1St Time Center Dowel, So Scared

Decorating By luckyblueeye Updated 1 Jul 2012 , 9:31pm by luckyblueeye

luckyblueeye Posted 1 Jul 2012 , 5:44pm
post #1 of 8

I have a 3 tier cake that needs to travel for an hour in 95F heat. I usually just use bubble tea straws since my cakes are for neighbors and friends and stay close by. This time the cake is a bit taller and I won't be in the car. I'm going to put 5 1/4" wood dowels into the 9" bottom tier that has an 8" tier on top of it. Then I was going to put 3 dowels into the 8" tier that has a giant cupcake on top of it.
I made a sturdy wasc cake with stiff bc dam and not too much filling, then ganached the outside. It's a fondant cake.
What gets me scared, is pushing a wood dowel through all of that, especially through the chocolate layer that is around the bottom half of the cupcake. I melted a hole in it just in case...and will make sure it's in room temp before trying to put the dowel through.
How do you cut your dowels...I mean what do you use for it? Some kind of yard clipper? Do you measure your center dowel to be 1-2" below the top of the cake and then just push it with another dowel so it's out of sight and secured to the bottom cakeboard?
Any help would be appreciated icon_smile.gif

7 replies
Joni1962 Posted 1 Jul 2012 , 6:35pm
post #2 of 8

Hello, I sharpen my dowels with a pencil sharpener only used for dowels. If I want the point even thinner I may take a sharp kitchen knife and shave s few slivers off of that. I measure the cake and make sure the dowel is at least 1/2 inch shorter than the entire cake. My cakes are usually sitting on a 1/2 foam board as the base. Each layer is on a cake board. Straws are the supports-bubble tea-are the best. Dowels can slip-straws fill up with the cake and are more stable. I take the wooden dowel and a hammer and may step on a step stool to do this. Next, hammer the dowel in. The final insertion will need you to place another dowel-short-on top of this to drive all the way thru. You can hear when it reaches the foam board. You use the shorter dowel as a "nail-set" if you know what that is. Hope I've been clear and that it helps. Joni

luckyblueeye Posted 1 Jul 2012 , 7:28pm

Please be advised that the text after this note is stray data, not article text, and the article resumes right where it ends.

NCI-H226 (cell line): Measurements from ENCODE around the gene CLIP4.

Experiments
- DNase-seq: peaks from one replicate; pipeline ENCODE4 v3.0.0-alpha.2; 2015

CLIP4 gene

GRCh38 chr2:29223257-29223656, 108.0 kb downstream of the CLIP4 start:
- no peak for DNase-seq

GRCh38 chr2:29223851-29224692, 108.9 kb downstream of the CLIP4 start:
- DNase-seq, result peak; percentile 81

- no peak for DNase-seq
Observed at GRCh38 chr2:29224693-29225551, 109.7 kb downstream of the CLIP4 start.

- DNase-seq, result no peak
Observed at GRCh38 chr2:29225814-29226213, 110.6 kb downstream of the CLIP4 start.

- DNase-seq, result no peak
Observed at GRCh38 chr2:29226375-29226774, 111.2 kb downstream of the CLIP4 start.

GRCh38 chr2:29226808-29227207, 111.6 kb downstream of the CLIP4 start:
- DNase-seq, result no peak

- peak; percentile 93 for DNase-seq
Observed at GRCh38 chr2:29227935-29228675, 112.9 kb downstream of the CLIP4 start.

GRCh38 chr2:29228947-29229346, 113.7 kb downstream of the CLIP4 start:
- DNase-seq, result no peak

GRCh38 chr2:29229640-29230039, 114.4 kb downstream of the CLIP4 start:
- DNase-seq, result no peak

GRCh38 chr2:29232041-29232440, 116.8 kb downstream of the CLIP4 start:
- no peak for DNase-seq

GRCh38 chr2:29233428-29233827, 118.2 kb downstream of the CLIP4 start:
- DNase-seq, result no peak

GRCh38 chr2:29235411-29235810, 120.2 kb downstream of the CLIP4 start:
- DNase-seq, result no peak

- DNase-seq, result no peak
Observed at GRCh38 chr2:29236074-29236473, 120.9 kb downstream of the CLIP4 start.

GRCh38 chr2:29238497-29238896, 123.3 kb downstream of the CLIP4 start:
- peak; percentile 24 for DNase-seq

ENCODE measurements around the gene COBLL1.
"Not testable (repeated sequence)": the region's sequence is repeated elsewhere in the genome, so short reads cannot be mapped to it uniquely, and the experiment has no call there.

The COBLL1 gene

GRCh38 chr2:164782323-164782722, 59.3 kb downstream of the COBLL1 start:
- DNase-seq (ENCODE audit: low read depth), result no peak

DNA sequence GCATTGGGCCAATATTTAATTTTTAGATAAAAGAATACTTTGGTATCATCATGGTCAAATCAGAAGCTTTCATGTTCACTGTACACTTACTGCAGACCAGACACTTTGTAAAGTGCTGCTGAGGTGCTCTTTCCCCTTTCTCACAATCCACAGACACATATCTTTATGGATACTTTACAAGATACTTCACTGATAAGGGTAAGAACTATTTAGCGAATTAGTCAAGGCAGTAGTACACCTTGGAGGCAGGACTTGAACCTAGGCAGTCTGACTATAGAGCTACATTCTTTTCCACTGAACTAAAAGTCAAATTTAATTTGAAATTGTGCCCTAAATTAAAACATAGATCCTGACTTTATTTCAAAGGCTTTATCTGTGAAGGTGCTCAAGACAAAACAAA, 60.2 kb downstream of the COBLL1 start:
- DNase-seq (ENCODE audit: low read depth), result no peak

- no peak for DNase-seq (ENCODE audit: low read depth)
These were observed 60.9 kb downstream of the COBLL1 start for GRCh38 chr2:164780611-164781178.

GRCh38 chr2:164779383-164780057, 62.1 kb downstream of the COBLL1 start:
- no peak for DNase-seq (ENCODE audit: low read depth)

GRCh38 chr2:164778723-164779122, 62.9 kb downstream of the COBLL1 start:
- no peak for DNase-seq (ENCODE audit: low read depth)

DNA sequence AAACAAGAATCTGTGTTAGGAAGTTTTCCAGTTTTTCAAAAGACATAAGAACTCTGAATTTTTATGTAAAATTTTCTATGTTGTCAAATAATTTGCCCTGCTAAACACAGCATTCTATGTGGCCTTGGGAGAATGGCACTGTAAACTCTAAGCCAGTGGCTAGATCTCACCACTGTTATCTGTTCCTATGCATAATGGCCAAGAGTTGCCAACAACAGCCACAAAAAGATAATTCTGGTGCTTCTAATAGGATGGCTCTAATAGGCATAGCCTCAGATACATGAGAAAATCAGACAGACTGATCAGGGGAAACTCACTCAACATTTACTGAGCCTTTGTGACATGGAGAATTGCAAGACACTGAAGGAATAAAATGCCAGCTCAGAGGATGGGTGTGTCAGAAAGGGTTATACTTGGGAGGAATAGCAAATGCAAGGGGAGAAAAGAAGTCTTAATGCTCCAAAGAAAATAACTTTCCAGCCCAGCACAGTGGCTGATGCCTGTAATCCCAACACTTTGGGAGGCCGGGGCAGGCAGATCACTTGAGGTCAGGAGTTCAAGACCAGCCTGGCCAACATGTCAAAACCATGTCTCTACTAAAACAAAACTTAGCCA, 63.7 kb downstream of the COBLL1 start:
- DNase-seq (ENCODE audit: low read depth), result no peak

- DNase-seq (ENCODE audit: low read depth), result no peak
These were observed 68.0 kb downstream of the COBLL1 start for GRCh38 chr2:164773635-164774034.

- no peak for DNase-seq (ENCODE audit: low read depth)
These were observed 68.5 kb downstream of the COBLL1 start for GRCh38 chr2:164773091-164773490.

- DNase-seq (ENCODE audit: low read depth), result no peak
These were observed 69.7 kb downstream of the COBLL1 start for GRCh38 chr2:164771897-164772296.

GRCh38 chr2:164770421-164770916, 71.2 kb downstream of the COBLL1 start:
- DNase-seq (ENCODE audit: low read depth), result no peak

post #3 of 8

Thanks Joni! What do you cut the wood dowels with? When I use the bubble tea straws, I just use kitchen scissors...but how do you get an accurate cut on a dowel?

kakeladi Posted 1 Jul 2012 , 7:35pm
post #4 of 8

I have a slightly different approachicon_smile.gif Since that center dowel is mainly to help stablize cake tiers in transport I make the center dowel about 1" *longer* than the cake is tall so it sticks out the top. When at venue one just needs to grab it, twist while pulling it up to remove it. This makes getting at the tiers much easier for serving.
Hopefully you have the entire cake on a large base board/drum to help stableize the small size. When tiers are so small and close in size it will be top-heavy so that base needs to be big - in this case I suggest using nothing smaller than 12" - even better would be 13 or 14".

luckyblueeye Posted 1 Jul 2012 , 7:44pm
post #5 of 8

Thanks cakelady! I have a 1/2" thick 13" foamboard ready for this cake. Your method of leaving the center dowel showing sounds great! That makes so much sense not leaving it in the cake...but in this case, a friend is picking it up and I would like the cake to look as good as possible at pick-up.
I'll search my wine glass for some bravery and will give it a go. Thanks icon_smile.gif

luckyblueeye Posted 1 Jul 2012 , 7:45pm
post #6 of 8

Sorry...I totally messed up your name...thanks kakeladi icon_smile.gif

Joni1962 Posted 1 Jul 2012 , 8:19pm
post #7 of 8

I use wire cutters to cut the dowel. Just mark your cut and start cutting with the wire cutters while twisting the dowel. It will come off. Joni

luckyblueeye Posted 1 Jul 2012 , 9:31pm
post #8 of 8

Perfect!! Hubby has wire cutters for sure...that's what I'll do then. Thanks Joni!

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